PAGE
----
|WikiProject Physics||(Rated Start-class, Mid-importance)|
There are already articles on Noise Figure and cascade equations. Pleas consider using them as sources for references instead of duplicating the information here. Thbusch (talk) 19:53, 28 August 2008 (UTC)
In the last section of Applications, I feel the claim that the temp. of the antenna has no influence on the noise temperature of the antenna is incorrect. One could say it has a *negligible* effect, but in reality I would expect heating to change things to some degree, right? —Preceding unsigned comment added by 184.108.40.206 (talk) 01:01, 26 February 2010 (UTC)
Why so many subscripts?
I don't really see the need for all the subscripts in this equation.
- It's because someone copied it from a book. I'm fixing it now.... Interferometrist (talk) 15:51, 5 May 2011 (UTC)
NF and source temperature
Hi Interferometrist, you're doing some nice work on the article! I'm not sure about a couple of points though. The article currently states:
"The noise figure can also be seen as the decrease in signal to noise ratio (SNR) caused by passing a signal through a system if the original signal had a noise temperature of 290 K."
Isn't NF independent of the temperature of the original signal? I thought that was the point. I'm also not convinced the source temperature is often 290K - doesn't it depend on the antenna (or whatever the source) and the matching network? But I'm not certain, so I thought I'd ask. GyroMagician (talk) 13:52, 6 May 2011 (UTC)
- Hi, thanks for the feedback. Well it isn't the "temperature of the signal" (or perhaps that isn't what you meant to say) but the noise accompanying the signal. In the extreme case, there would be a signal that had no noise whatsoever (thus SNR=infinity) but then you amplify it using an amplifier with a noise temperature of 290 K. Now the SNR has gone from infinity to something finite so it's been degraded my much more than the NF. It's just that the definition of NF is with respect to an arbitrary temperature 290 K (didn't have to be) which makes it directly useful in cases where the source happens to have a noise temperature of 290 K which they often do. That was the point I was making in that section. But if it isn't clear to YOU, then perhaps it needs to be reworded.
- Also you're right that this depends on the matching network doing its job. If there is a mismatch then the noise can only be worse (since you're not coupling the full power of the source into the amplifier) but I don't think you can easily quantify how much worse because that depends on how the amplifiers noise temperature varies according to source impedance. For instance, one amplifier might have current noise intentionally introduced (which would be foolish, but to make the point.....) at its input terminals. Shorting out the input will make the noise disappear. A different amplifier might have noise intentionally introduced on the output terminal of the amplifier, so that shorting out the input wouldn't change the output noise level at all. Clearly these amplifiers will respond differently to a mismatch which causes the input impedance to differ from its specification. So I don't think you can generalize about the effect of a mismatch except to say that it can only hurt the SNR (assuming that the amplifier actually DOES have the best NF when hooked up to the specified input impedance, which itself might not be true!).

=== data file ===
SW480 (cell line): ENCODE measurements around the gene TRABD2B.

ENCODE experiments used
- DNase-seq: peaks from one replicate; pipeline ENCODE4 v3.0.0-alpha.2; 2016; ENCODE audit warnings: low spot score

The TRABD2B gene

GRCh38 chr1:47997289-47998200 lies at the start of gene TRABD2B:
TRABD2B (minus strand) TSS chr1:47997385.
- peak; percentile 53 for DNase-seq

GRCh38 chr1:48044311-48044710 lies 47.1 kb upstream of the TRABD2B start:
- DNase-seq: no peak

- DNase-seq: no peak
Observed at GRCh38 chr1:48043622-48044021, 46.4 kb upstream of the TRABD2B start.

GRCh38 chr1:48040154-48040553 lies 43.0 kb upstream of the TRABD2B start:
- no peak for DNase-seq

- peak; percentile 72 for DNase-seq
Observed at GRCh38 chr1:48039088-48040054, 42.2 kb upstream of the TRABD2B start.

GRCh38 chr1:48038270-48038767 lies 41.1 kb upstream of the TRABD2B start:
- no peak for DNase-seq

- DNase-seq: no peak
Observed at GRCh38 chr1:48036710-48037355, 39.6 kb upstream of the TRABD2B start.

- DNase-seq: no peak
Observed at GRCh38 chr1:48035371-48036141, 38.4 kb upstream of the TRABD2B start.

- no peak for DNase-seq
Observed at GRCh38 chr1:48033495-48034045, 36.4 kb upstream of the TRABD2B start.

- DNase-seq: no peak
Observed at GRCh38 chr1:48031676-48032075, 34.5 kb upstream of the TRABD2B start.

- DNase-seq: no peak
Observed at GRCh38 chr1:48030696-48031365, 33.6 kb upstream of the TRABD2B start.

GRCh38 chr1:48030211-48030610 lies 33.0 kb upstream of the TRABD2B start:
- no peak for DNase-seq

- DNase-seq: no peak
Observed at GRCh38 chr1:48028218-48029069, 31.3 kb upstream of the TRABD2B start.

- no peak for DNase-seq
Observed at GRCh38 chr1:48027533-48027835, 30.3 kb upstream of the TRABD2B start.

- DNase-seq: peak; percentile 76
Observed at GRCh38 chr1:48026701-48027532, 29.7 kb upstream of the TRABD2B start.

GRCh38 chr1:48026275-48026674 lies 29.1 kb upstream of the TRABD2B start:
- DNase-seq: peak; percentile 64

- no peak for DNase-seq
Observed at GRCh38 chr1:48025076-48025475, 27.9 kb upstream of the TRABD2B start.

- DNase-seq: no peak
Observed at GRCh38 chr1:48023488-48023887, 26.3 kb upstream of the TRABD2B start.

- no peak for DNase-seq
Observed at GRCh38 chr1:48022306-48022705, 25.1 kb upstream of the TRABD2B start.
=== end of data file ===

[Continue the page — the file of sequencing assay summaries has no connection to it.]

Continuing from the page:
- I'm also not convinced the source temperature is often 290K
- Well I think it "often" is, but of course that depends. I gave explicit examples where it would be higher or lower using an antenna. I believe (haven't measured it though) that a 600 ohm microphone would have a thermal noise given by the formula using T=290K, and the noise from a photodetector in the extreme low-light case (where there is no shot noise) can be calculated using the room temperature and the shunt conductance of the detector modelled as a current source. And an antenna at VHF or microwave frequencies pointed horizontally should be looking mainly at room temperature black body radiation and thus be 290 K (I believe that's where they started using the term noise figure defined in that manner). So the stated NF is convenient in those cases (where the source has 290 K noise). But in other cases NF (if that is the specification you received) really needs to be converted back into noise temperature and then you add that noise temperature of the amplifier to the noise temp of the source to get the resulting noise temp (and from which you can deduce the decrease in SNR which will be different from the NF as stated). Does that make sense? And did I answer your questions? And does the article need rewording? (which you can do as well of course ;-) -- Interferometrist (talk) 16:00, 6 May 2011 (UTC)
- I prefer not to use noise figure for temperature noise calculations for cascading components. I think it much better to use the noise temperature for each component and its gain not in dB so the gain greater than zero. Letting the gain be less than one allows one to put in the losses in a straight forward manner. When you do this, then the arbitrary 270 K term goes away that is used for Earth. Once done then the simple summation of the noise temperature can be put into the link budget to calculate SNR or Eb/N0. — Preceding unsigned comment added by 220.127.116.11 (talk) 19:58, 1 May 2014 (UTC)